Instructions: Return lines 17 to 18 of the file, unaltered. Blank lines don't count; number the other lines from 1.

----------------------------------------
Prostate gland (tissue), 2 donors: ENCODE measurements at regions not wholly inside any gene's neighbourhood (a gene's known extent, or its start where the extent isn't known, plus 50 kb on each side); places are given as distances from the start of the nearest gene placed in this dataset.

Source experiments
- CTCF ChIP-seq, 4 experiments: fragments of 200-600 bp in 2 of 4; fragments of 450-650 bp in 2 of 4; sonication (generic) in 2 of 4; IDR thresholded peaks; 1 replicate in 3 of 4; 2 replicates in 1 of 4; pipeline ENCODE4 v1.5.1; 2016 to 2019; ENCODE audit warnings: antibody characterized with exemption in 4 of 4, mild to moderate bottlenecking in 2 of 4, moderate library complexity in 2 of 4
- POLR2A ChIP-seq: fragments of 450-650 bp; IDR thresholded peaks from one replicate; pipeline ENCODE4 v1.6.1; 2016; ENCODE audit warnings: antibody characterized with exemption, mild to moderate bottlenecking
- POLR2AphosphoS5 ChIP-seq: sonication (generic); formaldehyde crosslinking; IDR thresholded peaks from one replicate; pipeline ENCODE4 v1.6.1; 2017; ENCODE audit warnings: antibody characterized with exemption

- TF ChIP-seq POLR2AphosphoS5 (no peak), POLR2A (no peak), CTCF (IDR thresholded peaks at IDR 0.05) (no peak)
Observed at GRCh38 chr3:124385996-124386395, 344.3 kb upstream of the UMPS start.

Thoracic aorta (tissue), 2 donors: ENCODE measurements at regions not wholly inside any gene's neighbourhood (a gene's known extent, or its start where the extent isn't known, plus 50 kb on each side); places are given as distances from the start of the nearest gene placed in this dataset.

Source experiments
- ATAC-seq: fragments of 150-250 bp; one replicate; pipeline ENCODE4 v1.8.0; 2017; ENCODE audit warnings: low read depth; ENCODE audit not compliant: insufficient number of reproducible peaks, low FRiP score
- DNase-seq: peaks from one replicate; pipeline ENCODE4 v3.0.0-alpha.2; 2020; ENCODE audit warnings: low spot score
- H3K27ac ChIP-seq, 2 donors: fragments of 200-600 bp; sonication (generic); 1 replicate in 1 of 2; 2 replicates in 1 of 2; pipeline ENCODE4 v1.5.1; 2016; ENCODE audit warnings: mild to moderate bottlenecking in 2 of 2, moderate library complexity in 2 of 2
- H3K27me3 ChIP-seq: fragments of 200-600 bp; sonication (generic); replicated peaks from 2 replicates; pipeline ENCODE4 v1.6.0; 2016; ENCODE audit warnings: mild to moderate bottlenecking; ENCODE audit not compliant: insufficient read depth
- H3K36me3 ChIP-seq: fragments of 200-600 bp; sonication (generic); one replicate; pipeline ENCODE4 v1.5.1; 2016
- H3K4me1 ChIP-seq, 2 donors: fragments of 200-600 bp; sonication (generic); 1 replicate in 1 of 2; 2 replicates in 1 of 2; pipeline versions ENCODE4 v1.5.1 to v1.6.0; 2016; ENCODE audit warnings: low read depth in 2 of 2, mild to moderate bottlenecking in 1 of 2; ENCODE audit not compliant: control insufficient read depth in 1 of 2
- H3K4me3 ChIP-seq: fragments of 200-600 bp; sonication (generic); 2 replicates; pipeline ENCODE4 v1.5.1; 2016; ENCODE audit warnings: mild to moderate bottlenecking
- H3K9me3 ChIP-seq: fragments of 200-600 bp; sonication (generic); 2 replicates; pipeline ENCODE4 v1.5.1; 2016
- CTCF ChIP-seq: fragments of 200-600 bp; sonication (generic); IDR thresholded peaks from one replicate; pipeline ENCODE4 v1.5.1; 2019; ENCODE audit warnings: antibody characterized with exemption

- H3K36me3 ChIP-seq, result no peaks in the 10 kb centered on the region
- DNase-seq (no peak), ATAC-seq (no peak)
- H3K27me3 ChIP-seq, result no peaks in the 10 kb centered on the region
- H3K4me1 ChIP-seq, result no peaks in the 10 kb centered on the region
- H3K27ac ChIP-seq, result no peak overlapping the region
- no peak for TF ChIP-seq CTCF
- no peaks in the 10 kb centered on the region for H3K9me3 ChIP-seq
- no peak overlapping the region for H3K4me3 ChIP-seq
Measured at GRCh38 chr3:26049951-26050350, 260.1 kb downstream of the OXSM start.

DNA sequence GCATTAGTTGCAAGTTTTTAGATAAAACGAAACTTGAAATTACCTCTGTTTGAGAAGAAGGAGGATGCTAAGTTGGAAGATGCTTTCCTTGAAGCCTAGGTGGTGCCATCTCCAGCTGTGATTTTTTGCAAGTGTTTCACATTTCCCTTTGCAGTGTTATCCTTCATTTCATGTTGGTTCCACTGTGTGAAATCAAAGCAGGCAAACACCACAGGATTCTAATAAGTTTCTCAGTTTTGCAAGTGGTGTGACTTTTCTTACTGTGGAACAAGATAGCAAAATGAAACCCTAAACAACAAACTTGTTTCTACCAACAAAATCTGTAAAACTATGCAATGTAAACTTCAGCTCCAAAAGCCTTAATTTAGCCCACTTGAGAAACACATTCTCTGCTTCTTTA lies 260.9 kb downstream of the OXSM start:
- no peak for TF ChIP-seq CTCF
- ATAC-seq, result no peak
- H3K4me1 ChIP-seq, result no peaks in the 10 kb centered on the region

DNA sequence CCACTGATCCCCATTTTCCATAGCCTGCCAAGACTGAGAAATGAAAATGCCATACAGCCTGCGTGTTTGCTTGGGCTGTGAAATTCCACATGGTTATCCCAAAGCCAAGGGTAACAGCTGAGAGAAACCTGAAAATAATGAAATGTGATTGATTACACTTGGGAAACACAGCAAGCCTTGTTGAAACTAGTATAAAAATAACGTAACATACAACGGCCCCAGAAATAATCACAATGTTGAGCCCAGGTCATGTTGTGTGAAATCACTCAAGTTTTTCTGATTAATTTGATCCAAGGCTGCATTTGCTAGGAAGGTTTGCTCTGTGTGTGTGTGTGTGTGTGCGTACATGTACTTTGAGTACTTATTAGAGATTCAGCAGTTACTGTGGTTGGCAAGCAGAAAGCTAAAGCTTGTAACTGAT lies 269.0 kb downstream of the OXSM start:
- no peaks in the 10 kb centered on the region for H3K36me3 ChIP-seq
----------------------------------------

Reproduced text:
- H3K9me3 ChIP-seq: fragments of 200-600 bp; sonication (generic); 2 replicates; pipeline ENCODE4 v1.5.1; 2016
- CTCF ChIP-seq: fragments of 200-600 bp; sonication (generic); IDR thresholded peaks from one replicate; pipeline ENCODE4 v1.5.1; 2019; ENCODE audit warnings: antibody characterized with exemption